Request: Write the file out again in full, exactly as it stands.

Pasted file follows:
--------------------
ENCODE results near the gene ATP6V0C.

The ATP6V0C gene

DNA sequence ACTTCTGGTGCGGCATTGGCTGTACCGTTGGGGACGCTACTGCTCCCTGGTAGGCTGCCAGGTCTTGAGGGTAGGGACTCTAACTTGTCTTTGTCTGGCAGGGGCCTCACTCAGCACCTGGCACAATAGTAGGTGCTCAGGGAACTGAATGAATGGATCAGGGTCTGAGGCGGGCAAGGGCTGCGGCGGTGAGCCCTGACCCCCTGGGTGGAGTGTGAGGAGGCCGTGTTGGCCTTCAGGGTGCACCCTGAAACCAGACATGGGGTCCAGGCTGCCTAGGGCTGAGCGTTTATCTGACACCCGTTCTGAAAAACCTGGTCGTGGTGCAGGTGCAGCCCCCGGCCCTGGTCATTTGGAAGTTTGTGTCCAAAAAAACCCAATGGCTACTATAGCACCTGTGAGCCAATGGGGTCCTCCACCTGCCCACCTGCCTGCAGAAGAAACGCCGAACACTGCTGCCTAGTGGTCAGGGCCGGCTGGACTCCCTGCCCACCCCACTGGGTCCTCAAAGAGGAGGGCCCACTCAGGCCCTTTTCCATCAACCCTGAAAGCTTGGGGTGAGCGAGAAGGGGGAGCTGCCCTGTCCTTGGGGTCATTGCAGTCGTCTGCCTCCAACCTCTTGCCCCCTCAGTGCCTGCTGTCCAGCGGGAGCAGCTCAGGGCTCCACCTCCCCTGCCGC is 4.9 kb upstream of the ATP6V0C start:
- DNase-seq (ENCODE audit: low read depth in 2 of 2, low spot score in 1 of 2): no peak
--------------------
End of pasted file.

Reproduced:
ENCODE results near the gene ATP6V0C.

The ATP6V0C gene

DNA sequence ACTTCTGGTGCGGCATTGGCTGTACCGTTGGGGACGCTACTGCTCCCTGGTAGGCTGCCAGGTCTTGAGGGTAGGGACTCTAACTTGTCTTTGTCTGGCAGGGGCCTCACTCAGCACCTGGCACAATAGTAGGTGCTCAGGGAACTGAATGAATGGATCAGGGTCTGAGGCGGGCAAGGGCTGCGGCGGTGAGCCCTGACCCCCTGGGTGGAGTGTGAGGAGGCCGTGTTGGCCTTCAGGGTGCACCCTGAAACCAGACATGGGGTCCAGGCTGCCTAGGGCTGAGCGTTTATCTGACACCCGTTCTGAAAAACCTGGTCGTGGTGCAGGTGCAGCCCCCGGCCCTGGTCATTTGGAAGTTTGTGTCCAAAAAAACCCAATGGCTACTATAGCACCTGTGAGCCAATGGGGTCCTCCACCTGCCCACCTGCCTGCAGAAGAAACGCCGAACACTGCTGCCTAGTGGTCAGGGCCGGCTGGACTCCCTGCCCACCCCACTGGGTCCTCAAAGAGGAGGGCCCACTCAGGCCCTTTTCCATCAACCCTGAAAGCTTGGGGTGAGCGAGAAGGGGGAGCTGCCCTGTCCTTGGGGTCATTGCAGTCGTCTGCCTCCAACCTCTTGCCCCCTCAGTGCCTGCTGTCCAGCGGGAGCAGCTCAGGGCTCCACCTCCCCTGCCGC is 4.9 kb upstream of the ATP6V0C start:
- DNase-seq (ENCODE audit: low read depth in 2 of 2, low spot score in 1 of 2): no peak